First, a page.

Today’s Wonder of the Day was inspired by Bushra. Bushra Wonders, “How was the anime style created?” Thanks for WONDERing with us, Bushra!
Do you like cartoons? Of course! Who doesn't, right? Most children have one or maybe even several favorite cartoons that they love to watch.
Still others might have grown up watching Pokémon or Dragon Ball Z. If you enjoyed these shows, then it's likely you're a big fan of anime.
The word "anime" is simply an abbreviation of the word "animation." In Japan, "anime" is used to refer to all animation. Everywhere else in the world, people use "anime" to refer specifically to animation from Japan. People who like anime often also enjoy Japanese comic books, known as manga.
If you watch modern anime, you'll quickly pick up on the unique look and feel of the anime art style. Bright, colorful graphics combine with dynamic characters and spectacular storylines to create art that has become an international phenomenon over the past thirty or more years. In the United States, for example, anime began gaining popularity in the 1990s.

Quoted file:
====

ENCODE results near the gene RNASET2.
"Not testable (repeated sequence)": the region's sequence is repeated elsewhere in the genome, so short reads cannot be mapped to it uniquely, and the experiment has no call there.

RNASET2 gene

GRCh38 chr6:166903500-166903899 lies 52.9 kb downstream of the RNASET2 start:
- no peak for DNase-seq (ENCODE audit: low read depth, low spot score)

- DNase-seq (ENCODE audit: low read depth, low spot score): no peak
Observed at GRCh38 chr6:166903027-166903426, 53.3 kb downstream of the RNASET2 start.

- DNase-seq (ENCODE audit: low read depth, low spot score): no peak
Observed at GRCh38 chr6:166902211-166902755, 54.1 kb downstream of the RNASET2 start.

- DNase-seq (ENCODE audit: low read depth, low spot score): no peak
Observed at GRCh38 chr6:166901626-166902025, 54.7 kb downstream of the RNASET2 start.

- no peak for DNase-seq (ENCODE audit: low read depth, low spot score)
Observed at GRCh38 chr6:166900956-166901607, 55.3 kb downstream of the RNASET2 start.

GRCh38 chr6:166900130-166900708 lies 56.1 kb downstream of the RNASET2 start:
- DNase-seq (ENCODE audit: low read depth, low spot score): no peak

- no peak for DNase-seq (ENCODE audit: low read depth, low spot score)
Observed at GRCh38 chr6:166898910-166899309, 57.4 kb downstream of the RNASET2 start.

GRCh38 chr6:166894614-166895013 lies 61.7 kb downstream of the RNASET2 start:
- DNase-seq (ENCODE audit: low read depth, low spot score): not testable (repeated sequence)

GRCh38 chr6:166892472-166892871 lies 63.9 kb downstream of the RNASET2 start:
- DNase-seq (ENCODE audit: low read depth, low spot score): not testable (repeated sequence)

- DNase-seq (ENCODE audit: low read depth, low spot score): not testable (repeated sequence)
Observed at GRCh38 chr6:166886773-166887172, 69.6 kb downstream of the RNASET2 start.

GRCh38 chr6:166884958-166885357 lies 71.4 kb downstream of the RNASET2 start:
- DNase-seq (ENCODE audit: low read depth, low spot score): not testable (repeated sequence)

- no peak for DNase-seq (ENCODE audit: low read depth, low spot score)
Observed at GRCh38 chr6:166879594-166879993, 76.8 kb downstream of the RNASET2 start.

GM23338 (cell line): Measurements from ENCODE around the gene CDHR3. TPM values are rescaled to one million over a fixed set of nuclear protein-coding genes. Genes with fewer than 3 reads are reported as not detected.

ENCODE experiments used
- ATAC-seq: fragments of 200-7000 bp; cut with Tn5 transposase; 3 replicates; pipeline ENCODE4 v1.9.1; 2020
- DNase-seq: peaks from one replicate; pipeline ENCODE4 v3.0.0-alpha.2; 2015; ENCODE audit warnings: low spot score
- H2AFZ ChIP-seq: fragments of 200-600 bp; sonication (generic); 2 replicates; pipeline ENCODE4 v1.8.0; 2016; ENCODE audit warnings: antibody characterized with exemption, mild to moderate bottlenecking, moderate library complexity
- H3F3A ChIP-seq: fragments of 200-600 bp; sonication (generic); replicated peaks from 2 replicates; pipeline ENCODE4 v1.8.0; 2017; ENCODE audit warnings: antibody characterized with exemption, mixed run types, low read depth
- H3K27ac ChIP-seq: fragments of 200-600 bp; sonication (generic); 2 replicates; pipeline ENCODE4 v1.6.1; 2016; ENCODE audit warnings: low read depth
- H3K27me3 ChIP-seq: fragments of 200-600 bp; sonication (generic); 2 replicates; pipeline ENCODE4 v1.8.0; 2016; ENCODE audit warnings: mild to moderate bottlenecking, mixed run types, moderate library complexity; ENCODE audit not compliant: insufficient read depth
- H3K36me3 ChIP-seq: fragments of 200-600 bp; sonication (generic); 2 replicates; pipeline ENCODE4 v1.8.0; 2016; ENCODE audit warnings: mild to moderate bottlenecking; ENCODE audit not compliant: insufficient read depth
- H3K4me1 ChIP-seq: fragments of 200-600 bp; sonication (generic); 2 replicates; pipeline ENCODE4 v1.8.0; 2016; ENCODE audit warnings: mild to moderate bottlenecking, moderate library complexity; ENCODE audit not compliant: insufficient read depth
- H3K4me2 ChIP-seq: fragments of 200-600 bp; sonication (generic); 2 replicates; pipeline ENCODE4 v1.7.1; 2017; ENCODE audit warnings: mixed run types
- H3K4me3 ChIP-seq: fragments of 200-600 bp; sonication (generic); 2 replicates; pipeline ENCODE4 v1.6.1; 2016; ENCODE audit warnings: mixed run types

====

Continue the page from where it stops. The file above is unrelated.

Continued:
Anime characters usually have large, doe-like eyes and brightly-colored hair. Their movements and gestures, as well as their emotional responses, tend to be exaggerated. Historians believe anime artists may have been influenced by early Western cartoon characters, such as Betty Boop and Mickey Mouse.
Don't think of anime simply as Japanese versions of American cartoons, though. They're quite different in several important ways. First, anime isn't directed solely at children like American cartoons tend to be. In Japan, you'll find anime for every age group, including adults.
Since anime is directed at all ages, its content goes well beyond the child-focused themes of American cartoons. You'll find anime that features epic storylines for a wide range of interests, from comedy and romance to action and science fiction.
Finally, fans of anime also know that most anime reflects many aspects of Japanese culture. From religion and nature to culture and history, anime can rarely be separated from its connection to Japanese culture.